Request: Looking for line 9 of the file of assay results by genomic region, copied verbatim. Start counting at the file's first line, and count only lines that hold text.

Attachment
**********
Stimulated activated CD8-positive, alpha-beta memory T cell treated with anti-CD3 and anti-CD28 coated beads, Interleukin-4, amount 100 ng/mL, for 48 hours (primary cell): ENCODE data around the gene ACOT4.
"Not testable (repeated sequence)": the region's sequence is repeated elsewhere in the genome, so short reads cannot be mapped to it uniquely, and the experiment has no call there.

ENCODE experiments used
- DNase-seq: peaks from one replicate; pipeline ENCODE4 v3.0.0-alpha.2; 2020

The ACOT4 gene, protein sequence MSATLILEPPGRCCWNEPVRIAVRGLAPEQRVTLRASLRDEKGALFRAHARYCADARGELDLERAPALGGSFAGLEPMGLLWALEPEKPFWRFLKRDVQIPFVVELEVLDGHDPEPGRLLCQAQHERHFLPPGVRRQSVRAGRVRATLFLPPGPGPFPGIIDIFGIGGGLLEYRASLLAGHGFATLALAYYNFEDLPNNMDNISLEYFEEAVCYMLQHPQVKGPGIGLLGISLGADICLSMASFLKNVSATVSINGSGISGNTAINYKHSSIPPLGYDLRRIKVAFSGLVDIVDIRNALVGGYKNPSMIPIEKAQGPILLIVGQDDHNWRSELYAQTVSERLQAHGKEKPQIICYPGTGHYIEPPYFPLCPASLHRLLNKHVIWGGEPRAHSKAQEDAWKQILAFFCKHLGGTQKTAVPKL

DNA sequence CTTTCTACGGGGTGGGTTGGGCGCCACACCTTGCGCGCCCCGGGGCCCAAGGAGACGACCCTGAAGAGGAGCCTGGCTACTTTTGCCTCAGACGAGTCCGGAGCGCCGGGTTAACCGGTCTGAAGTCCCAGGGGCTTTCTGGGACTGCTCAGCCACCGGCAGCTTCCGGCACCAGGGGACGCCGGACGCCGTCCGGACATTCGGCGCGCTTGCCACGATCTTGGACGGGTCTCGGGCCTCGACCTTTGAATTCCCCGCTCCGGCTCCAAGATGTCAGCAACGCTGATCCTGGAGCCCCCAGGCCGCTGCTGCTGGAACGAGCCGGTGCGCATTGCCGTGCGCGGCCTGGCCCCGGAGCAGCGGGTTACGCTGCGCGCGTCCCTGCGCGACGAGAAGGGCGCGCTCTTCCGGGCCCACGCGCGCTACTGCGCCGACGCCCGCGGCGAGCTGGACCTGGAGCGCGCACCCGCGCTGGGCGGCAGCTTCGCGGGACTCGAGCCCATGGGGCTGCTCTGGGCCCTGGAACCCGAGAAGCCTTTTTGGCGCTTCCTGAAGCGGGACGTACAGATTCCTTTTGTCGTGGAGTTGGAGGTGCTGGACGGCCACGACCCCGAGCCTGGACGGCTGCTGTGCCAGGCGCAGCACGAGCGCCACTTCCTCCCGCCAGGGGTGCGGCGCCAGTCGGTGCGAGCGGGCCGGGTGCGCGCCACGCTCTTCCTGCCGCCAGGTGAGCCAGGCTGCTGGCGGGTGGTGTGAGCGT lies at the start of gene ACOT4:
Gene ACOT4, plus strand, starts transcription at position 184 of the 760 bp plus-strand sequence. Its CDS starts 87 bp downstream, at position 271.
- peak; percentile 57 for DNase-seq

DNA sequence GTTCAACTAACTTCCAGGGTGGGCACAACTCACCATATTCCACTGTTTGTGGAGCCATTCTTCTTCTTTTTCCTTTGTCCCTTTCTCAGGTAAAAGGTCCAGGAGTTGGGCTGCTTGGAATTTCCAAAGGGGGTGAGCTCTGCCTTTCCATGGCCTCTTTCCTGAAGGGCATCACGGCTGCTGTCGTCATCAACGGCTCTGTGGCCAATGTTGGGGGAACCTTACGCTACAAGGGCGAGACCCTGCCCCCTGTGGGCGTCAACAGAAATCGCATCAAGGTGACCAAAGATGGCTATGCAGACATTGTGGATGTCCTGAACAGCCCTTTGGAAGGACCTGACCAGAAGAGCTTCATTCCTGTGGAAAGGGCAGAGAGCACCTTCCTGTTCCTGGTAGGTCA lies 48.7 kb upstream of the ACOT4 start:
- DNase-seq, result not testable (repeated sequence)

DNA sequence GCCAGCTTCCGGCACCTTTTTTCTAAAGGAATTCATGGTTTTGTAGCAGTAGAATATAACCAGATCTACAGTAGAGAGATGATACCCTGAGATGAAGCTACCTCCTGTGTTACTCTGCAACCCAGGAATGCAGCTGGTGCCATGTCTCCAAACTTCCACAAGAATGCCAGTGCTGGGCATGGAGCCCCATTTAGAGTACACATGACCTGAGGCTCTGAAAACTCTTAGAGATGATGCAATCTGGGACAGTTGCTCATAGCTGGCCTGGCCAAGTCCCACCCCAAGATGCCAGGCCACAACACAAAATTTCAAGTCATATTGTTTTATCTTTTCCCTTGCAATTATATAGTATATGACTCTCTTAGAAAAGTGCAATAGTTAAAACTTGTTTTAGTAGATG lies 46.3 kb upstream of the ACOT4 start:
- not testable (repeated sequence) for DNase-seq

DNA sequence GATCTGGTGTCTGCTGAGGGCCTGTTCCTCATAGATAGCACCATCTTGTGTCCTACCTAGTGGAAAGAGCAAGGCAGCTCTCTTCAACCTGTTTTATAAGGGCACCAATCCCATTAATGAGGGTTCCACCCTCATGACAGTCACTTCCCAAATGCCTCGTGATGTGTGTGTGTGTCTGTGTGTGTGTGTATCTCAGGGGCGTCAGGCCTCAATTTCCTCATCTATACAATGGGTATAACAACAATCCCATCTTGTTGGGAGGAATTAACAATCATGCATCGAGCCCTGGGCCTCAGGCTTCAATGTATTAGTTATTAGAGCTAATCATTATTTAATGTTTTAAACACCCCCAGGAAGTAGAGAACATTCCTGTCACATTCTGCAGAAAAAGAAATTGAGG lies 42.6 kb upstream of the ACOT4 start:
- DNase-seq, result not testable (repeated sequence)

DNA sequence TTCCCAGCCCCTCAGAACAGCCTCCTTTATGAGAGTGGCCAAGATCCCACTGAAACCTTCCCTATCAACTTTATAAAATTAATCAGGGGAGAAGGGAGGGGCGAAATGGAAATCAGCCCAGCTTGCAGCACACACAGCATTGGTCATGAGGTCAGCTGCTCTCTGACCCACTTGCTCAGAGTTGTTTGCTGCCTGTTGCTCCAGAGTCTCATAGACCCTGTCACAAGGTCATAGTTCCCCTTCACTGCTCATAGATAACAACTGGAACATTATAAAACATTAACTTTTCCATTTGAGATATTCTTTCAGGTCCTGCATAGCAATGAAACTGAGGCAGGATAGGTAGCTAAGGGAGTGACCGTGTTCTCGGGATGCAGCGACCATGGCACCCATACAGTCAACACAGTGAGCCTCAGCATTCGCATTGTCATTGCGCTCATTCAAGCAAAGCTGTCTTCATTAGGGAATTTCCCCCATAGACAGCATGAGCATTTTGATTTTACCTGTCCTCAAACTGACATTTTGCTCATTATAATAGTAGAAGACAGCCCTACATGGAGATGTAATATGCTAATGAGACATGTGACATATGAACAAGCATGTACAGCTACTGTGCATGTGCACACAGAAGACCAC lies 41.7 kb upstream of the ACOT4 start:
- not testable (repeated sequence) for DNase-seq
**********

DNA sequence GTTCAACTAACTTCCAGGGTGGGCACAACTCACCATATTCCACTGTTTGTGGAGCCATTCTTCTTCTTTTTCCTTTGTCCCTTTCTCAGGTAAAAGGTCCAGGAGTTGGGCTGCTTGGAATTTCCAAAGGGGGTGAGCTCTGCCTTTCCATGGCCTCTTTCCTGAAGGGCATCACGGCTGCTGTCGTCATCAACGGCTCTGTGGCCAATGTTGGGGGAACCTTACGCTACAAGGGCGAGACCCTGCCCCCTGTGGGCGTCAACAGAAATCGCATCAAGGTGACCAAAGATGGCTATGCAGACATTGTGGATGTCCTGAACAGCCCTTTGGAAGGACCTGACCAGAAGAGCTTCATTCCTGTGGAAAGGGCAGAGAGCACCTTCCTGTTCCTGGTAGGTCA lies 48.7 kb upstream of the ACOT4 start: